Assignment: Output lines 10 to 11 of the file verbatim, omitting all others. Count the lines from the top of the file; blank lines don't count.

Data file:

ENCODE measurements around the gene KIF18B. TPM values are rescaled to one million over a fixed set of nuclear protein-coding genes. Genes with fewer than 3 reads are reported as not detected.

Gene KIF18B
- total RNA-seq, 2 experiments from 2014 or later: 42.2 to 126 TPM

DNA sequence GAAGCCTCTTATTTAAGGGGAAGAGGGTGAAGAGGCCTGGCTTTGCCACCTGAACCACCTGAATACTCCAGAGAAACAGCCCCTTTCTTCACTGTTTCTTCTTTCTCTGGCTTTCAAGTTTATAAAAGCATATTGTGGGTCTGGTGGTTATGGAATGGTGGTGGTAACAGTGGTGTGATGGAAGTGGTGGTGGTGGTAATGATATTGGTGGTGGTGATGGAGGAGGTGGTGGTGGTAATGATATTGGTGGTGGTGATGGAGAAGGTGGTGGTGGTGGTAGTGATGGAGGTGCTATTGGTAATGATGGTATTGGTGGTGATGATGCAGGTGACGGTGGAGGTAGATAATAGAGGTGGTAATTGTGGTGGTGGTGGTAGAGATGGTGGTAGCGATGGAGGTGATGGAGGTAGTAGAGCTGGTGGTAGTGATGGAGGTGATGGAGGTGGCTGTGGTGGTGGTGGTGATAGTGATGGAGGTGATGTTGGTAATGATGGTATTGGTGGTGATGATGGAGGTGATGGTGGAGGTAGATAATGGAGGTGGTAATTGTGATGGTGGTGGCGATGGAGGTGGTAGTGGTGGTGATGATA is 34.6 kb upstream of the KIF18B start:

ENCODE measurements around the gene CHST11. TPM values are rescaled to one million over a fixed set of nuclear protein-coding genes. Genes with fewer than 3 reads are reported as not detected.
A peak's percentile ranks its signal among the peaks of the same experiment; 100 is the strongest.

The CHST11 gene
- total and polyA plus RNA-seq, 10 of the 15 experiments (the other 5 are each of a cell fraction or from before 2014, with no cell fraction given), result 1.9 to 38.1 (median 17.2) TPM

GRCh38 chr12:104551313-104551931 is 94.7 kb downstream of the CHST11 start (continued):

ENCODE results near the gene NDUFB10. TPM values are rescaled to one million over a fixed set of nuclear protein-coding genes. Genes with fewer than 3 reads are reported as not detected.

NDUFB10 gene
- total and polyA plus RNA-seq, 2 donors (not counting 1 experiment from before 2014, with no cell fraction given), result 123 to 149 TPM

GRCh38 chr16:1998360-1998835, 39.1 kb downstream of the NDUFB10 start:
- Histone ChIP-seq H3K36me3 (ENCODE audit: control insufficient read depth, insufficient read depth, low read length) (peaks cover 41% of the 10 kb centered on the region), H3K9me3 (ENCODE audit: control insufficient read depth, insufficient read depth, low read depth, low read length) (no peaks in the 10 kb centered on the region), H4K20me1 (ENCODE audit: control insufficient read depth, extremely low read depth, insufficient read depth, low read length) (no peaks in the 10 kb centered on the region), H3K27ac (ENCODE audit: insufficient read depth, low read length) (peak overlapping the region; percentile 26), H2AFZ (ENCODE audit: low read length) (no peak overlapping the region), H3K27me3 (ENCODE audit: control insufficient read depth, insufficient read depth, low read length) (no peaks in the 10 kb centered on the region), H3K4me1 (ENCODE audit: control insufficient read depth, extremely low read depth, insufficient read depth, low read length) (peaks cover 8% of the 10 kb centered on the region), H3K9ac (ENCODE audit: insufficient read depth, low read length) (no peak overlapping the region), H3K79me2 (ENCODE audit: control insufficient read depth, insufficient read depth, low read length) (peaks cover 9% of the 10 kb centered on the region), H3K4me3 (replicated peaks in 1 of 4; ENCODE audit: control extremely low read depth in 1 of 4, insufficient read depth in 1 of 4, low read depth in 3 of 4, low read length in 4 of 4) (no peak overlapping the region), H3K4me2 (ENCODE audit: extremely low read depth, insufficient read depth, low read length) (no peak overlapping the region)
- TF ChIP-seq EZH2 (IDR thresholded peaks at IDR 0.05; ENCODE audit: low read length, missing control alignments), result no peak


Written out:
ENCODE results near the gene NDUFB10. TPM values are rescaled to one million over a fixed set of nuclear protein-coding genes. Genes with fewer than 3 reads are reported as not detected.

NDUFB10 gene